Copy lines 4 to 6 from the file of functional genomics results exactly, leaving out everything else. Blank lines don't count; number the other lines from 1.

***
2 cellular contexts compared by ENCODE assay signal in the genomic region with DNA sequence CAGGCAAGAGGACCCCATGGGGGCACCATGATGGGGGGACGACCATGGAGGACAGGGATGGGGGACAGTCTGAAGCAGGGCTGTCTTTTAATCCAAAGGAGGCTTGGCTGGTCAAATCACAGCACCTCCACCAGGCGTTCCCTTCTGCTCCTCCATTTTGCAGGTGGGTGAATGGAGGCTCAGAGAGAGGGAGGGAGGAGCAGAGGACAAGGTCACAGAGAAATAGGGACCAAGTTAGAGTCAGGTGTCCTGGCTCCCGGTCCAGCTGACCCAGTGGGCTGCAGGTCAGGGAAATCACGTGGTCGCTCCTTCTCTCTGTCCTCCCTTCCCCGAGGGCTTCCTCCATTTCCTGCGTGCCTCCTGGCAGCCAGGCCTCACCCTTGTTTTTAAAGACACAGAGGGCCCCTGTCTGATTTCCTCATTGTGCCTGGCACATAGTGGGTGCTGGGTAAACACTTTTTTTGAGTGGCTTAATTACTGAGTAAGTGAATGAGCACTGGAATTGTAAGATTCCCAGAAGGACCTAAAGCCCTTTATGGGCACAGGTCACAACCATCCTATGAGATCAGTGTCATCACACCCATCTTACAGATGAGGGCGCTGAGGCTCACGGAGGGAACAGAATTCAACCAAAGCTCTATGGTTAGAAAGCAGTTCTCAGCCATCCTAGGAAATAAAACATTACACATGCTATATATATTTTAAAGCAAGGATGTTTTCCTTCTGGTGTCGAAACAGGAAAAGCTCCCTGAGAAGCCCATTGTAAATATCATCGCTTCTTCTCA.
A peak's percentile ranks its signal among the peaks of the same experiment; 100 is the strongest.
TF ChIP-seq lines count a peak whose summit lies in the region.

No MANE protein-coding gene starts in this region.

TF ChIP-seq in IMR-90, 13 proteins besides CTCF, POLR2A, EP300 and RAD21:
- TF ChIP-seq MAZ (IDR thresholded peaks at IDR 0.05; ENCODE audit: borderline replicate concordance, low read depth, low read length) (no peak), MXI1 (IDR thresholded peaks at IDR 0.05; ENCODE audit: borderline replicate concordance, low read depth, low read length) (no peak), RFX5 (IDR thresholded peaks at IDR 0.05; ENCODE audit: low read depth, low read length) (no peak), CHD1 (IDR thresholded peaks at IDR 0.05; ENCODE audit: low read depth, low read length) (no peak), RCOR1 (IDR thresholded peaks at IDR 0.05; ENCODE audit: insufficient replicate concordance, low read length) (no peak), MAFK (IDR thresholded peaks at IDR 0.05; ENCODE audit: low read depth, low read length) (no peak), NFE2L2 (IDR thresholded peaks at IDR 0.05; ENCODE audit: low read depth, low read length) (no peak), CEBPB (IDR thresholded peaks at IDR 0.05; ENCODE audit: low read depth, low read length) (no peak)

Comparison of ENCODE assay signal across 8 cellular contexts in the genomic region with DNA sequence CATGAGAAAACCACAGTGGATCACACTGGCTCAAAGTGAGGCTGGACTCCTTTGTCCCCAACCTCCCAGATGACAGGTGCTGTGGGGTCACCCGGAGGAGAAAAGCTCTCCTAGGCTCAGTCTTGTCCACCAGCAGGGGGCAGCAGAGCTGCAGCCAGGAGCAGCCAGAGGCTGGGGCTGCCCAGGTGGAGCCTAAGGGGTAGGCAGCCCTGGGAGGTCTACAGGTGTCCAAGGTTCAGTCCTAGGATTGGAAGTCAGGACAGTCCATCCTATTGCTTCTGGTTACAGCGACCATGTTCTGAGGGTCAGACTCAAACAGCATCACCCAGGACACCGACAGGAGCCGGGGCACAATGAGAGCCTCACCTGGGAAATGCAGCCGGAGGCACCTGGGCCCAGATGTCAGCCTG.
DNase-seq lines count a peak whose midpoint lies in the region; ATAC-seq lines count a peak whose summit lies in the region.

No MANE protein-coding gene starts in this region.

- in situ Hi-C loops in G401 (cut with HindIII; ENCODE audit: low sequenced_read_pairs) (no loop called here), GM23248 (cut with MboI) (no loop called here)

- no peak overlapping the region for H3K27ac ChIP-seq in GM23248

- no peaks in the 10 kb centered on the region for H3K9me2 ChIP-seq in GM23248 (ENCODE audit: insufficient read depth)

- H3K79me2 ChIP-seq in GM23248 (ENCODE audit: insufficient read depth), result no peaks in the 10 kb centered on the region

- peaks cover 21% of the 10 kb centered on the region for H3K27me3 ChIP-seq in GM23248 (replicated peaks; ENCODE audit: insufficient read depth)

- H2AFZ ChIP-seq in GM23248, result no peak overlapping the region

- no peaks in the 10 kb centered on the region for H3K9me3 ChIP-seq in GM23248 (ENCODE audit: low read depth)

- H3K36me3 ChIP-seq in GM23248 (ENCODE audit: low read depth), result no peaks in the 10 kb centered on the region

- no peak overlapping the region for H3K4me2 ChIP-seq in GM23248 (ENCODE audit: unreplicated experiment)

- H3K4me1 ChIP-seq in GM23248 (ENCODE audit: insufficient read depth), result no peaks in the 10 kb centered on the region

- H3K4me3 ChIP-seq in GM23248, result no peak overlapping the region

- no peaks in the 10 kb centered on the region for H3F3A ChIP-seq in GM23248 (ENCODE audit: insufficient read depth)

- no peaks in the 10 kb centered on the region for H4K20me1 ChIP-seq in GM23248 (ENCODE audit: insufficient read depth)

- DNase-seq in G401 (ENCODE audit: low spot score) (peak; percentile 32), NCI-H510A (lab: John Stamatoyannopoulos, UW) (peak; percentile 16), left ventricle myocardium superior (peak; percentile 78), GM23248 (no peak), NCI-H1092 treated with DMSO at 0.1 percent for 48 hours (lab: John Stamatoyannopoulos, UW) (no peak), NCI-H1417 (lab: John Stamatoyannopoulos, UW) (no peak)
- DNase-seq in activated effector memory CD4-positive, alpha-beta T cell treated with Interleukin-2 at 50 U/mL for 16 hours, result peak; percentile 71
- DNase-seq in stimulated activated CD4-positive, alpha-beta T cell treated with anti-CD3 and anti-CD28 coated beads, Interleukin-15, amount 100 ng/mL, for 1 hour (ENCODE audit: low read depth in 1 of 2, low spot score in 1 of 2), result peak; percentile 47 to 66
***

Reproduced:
No MANE protein-coding gene starts in this region.

TF ChIP-seq in IMR-90, 13 proteins besides CTCF, POLR2A, EP300 and RAD21:
- TF ChIP-seq MAZ (IDR thresholded peaks at IDR 0.05; ENCODE audit: borderline replicate concordance, low read depth, low read length) (no peak), MXI1 (IDR thresholded peaks at IDR 0.05; ENCODE audit: borderline replicate concordance, low read depth, low read length) (no peak), RFX5 (IDR thresholded peaks at IDR 0.05; ENCODE audit: low read depth, low read length) (no peak), CHD1 (IDR thresholded peaks at IDR 0.05; ENCODE audit: low read depth, low read length) (no peak), RCOR1 (IDR thresholded peaks at IDR 0.05; ENCODE audit: insufficient replicate concordance, low read length) (no peak), MAFK (IDR thresholded peaks at IDR 0.05; ENCODE audit: low read depth, low read length) (no peak), NFE2L2 (IDR thresholded peaks at IDR 0.05; ENCODE audit: low read depth, low read length) (no peak), CEBPB (IDR thresholded peaks at IDR 0.05; ENCODE audit: low read depth, low read length) (no peak)